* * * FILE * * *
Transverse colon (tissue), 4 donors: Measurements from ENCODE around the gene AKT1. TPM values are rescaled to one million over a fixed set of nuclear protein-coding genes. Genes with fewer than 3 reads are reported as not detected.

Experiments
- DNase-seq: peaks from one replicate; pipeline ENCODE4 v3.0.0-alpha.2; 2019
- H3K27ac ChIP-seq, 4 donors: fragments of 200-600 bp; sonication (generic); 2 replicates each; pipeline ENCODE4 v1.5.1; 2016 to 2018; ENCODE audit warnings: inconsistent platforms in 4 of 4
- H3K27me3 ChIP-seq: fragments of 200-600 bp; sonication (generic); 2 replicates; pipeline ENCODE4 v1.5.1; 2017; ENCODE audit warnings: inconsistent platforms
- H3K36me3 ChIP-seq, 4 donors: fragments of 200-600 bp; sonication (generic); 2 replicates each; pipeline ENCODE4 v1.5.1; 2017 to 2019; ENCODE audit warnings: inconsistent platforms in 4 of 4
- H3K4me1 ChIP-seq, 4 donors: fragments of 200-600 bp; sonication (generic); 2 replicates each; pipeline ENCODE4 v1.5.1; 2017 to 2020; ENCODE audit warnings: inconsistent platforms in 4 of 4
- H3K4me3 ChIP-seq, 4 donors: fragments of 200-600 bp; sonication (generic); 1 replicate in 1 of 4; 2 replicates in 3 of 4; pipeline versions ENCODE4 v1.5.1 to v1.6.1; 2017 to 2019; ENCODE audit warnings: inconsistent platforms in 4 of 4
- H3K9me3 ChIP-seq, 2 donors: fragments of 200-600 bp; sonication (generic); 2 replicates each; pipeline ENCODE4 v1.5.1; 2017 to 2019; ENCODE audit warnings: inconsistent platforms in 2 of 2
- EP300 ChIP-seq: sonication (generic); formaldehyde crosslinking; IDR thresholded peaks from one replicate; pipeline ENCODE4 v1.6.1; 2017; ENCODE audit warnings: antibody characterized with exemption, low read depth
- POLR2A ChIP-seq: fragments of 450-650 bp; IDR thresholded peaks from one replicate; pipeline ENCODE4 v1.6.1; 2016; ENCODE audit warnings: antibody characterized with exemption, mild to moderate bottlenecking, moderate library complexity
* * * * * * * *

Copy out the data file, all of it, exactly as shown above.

Transverse colon (tissue), 4 donors: Measurements from ENCODE around the gene AKT1. TPM values are rescaled to one million over a fixed set of nuclear protein-coding genes. Genes with fewer than 3 reads are reported as not detected.

Experiments
- DNase-seq: peaks from one replicate; pipeline ENCODE4 v3.0.0-alpha.2; 2019
- H3K27ac ChIP-seq, 4 donors: fragments of 200-600 bp; sonication (generic); 2 replicates each; pipeline ENCODE4 v1.5.1; 2016 to 2018; ENCODE audit warnings: inconsistent platforms in 4 of 4
- H3K27me3 ChIP-seq: fragments of 200-600 bp; sonication (generic); 2 replicates; pipeline ENCODE4 v1.5.1; 2017; ENCODE audit warnings: inconsistent platforms
- H3K36me3 ChIP-seq, 4 donors: fragments of 200-600 bp; sonication (generic); 2 replicates each; pipeline ENCODE4 v1.5.1; 2017 to 2019; ENCODE audit warnings: inconsistent platforms in 4 of 4
- H3K4me1 ChIP-seq, 4 donors: fragments of 200-600 bp; sonication (generic); 2 replicates each; pipeline ENCODE4 v1.5.1; 2017 to 2020; ENCODE audit warnings: inconsistent platforms in 4 of 4
- H3K4me3 ChIP-seq, 4 donors: fragments of 200-600 bp; sonication (generic); 1 replicate in 1 of 4; 2 replicates in 3 of 4; pipeline versions ENCODE4 v1.5.1 to v1.6.1; 2017 to 2019; ENCODE audit warnings: inconsistent platforms in 4 of 4
- H3K9me3 ChIP-seq, 2 donors: fragments of 200-600 bp; sonication (generic); 2 replicates each; pipeline ENCODE4 v1.5.1; 2017 to 2019; ENCODE audit warnings: inconsistent platforms in 2 of 2
- EP300 ChIP-seq: sonication (generic); formaldehyde crosslinking; IDR thresholded peaks from one replicate; pipeline ENCODE4 v1.6.1; 2017; ENCODE audit warnings: antibody characterized with exemption, low read depth
- POLR2A ChIP-seq: fragments of 450-650 bp; IDR thresholded peaks from one replicate; pipeline ENCODE4 v1.6.1; 2016; ENCODE audit warnings: antibody characterized with exemption, mild to moderate bottlenecking, moderate library complexity